Hi all, This Saturday was a long awaited day. It was meant to already happen 3 weekends earlier, but due to many different annoying factors (bad weather, last-minute activities, etc) we only got to do it later... Luckily this gave me some more time to finish buidling my homemade sifter: When a good day finally opened up for the hunt, we got all the equipment ready and packed the car. We then set off to our 1 1/2 hour road trip from The Hague till our final destination: a pit in the region of Antwerp, Belgium (*). We stopped after an hour of car ride in the village of Stabroek, in the north of Flanders. We went to this cute little restaurant called "Taverne de Neus" (translation: "Tavern the Nose", curious name). There we ate the real Belgian meal: garnalenkroket (search it up) with fries (this is, contrary to popular belief, a Belgian invention, and NOT French!). After having a full belly for the fossil hunting, we went back on the road and arrived at our final destination. We parked our car, and just as we arrived, a young man (who works at the Natuurhistorisch Museum Rotterdam) and his mother were leaving the area. They told us that up in the pit there was a lovely couple searching there, and that they would be able to give us many tips for on our first hunt here. So we went there, and met them. Very generous, they told us exactly how to find what, and thanks to them we quickly found fossils on our own too! Shortly after a very nice French-speaking family, with two kids of about 6 and 8, arrived at the location too. It was only their second time here, and they too were happy to receive some advice from the more experienced couple. We had some great fossil-related talks all together, and I think we all learnt a lot from one another. Now back to the actual hunt: in the sand, it was easy to find many nice fossil seashells and some whale bone pieces, and with a bit of luck some small broken shark teeth. But the "real stuff" was found by sifting the thick dark-grey sand underneath the grass. We had to first dig a hole in the grass, until we encountered a harder and "crunchier" layer of sand. We had to take some of this, put it in the sifter and then shake. And Tadaa! Beautiful shark teeth! The thing was, our sifter was a hand-sifter. Therefore it takes up a lot more energy to sift, and it is done less efficiently. The couple that were there had a much more useful system: a sifter with a foot. It had a long foot underneath, stuck in the ground, which made shaking a lot easier, as the weight of the sifter didn't have to be carried. Also, as they could therefore afford a heavier sifter, they put two screens on each other. The first one only for bigger fossils, the second one to also keep the smaller ones. This made their job a lot easier. My sifter still worked just fine, and for a first one I think it's pretty decent! The couple, which were also very generous, were kind enough to give us some nice shark teeth too, in order to slightly broaden our haul. Here is the total haul: guess I can't complain for a first time!!! On the far right, whale bone pieces. The three small black things under them are bivalve and gastropod steinkerns. Beneath those (middle-right) you have two concretions with scallops. Then all along the left side you have fossil seashells. Species include: Glycymeris, Laevastarte, Astarte, Natica, Cardites, Cyclocardia, Turitella, Nassarius, etc. Those shells are likely from the Pliocene. And finally, the things that might have caught your eye the most: shark teeth! Species include: Carcharodon, Carcharhinus, Isurus, Carcharoides, Notorhynchus, etc. Those shark teeth are usually from the Miocene-Pliocene, but some are from the Eocene. Here are the teeth that I got from the couple (so not personal finds; still very happy to have them!): And here what are, in my opinion, the best personal finds: Necklace shell (Natica sp. ?)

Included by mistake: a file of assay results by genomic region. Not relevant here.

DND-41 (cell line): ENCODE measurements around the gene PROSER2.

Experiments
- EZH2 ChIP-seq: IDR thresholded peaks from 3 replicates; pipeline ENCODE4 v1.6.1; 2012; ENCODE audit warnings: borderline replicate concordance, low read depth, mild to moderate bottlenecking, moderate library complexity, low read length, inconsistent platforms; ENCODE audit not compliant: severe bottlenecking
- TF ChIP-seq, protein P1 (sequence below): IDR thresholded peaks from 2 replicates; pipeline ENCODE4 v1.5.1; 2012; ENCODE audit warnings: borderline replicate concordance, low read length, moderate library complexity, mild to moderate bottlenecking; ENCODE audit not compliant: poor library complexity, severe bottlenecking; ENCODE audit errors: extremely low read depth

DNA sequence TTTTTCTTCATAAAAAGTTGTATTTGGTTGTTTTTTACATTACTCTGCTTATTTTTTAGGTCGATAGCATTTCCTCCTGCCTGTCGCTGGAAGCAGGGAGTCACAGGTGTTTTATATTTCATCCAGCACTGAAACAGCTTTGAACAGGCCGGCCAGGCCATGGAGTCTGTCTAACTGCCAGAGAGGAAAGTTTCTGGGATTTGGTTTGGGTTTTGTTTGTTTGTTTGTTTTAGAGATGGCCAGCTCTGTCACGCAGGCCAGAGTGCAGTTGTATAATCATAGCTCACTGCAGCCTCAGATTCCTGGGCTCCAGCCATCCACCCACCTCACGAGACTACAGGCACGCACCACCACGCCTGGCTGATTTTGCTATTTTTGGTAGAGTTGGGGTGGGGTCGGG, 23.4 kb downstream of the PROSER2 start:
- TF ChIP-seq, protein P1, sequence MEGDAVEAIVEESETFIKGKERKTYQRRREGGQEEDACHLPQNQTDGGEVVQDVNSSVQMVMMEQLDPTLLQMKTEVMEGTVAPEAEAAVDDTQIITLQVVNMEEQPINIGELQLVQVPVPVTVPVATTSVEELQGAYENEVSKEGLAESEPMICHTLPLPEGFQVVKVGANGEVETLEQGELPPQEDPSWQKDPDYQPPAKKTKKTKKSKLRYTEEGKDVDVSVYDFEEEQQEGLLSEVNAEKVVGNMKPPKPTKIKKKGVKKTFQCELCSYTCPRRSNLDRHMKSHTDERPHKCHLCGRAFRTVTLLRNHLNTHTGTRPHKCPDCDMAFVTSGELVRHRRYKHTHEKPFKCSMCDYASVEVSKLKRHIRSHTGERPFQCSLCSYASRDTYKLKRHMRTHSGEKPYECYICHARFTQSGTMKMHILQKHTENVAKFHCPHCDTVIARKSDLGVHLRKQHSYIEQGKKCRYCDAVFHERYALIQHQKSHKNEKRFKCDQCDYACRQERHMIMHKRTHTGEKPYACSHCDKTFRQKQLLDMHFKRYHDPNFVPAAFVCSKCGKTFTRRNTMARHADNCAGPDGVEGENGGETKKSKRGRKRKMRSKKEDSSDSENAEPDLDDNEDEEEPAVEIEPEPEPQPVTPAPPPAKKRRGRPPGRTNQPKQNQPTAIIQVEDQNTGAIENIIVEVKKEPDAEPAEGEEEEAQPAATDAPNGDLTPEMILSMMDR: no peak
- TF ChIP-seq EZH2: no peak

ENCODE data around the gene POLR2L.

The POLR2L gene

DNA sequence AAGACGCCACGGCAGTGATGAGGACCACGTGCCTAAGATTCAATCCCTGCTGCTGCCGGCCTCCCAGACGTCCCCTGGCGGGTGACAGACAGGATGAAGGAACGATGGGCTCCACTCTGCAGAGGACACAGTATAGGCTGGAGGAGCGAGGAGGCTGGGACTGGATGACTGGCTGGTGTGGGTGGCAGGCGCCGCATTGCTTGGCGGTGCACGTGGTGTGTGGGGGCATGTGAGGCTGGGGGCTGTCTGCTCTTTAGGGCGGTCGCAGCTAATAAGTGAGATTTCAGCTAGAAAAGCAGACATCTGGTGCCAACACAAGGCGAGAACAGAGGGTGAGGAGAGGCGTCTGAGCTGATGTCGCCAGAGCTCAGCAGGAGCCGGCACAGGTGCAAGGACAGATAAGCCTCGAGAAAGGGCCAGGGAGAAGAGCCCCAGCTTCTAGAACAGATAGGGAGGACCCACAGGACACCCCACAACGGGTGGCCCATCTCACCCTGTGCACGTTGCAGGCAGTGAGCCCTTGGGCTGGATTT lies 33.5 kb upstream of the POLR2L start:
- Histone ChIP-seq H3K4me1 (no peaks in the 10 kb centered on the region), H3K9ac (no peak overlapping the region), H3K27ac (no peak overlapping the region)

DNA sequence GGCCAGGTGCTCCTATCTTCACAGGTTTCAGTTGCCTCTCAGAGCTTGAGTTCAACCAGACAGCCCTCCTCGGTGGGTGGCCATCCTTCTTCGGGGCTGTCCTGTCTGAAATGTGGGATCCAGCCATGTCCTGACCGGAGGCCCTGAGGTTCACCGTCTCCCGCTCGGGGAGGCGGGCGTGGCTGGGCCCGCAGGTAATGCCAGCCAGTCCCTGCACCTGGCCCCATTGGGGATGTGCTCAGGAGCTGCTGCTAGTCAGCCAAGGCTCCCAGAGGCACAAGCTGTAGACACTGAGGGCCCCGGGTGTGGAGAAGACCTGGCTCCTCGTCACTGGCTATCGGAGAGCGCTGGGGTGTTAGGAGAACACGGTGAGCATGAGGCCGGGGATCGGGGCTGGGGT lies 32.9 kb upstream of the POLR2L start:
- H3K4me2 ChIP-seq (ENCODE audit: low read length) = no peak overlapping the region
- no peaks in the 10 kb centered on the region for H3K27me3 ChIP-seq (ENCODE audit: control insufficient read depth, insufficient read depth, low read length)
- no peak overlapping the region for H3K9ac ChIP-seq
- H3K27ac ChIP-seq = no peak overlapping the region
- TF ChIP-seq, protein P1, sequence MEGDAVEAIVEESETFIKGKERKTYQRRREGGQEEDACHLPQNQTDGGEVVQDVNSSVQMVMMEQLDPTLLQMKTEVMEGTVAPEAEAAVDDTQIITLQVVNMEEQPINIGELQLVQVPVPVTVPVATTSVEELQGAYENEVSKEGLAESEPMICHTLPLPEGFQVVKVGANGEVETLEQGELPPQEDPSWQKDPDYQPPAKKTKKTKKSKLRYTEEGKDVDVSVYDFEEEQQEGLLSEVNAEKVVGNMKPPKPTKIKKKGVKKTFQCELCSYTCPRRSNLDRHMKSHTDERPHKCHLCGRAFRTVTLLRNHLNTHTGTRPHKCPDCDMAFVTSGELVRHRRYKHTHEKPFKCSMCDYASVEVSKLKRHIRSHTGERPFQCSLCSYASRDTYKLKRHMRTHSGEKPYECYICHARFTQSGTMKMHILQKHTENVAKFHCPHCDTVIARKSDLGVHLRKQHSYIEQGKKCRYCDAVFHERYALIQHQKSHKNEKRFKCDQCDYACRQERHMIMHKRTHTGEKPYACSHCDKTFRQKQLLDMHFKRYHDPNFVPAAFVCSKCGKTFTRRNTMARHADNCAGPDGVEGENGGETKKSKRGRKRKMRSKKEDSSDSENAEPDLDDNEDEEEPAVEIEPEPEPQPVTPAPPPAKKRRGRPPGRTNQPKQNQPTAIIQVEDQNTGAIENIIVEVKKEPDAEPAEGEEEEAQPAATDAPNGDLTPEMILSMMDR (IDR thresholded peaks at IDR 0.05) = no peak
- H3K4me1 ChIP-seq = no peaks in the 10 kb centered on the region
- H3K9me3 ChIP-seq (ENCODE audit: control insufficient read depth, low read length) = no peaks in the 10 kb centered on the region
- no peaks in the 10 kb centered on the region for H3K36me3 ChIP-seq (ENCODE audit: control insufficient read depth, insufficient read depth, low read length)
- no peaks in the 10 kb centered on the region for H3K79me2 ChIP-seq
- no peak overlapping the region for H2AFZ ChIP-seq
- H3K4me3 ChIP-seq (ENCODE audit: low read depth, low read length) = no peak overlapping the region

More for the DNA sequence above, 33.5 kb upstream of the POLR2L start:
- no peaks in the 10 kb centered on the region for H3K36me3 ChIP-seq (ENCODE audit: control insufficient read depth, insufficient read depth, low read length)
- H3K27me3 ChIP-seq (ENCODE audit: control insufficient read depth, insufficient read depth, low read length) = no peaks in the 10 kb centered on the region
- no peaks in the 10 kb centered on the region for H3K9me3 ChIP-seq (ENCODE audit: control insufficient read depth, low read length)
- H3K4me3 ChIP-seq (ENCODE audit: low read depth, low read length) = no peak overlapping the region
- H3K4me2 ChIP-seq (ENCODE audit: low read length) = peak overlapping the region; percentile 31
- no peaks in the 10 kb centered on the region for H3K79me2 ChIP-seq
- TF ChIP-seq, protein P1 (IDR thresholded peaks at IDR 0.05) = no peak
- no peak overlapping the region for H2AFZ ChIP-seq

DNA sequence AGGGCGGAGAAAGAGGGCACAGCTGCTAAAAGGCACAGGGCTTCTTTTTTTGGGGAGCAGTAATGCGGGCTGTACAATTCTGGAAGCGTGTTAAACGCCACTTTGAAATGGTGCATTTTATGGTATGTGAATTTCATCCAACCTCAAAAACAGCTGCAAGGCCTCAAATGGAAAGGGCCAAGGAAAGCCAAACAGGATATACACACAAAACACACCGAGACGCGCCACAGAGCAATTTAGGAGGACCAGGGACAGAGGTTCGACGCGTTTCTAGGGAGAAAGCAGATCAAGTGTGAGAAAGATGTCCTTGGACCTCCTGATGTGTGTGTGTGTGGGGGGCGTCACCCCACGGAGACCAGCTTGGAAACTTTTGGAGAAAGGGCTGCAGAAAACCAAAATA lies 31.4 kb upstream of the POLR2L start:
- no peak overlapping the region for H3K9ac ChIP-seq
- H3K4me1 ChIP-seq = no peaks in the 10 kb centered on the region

5. My first meg! + A great Noto!

    Hey everyone, Though they may not be very impressive specimens for most of you (especially the sharkteeth collectors), I am still extremely happy with my 2 new additions to my collection: I got my most complete Notorhynchus tooth till now, one with all the cusps present and a majority of the root; and also my very first MEGALODON TOOTH!!! Yes, I didn't have a single megalodon tooth in my collection till now, though I have been collecting for over 7 years. And even though they are both rather small teeth, the megalodon being a posterior tooth too, I am still extremely glad with them. In fact, there is a Dutch proverb that fits this situation perfectly: "klein maar fijn" (small but nice). Both teeth come from the Calvert Cliffs (Miocene). I got them in a trade with the amazing Dave @Darktooth, with whom I have had a great chat thanks to this forum! Therefore: thank you Dave!!! Best regards, Max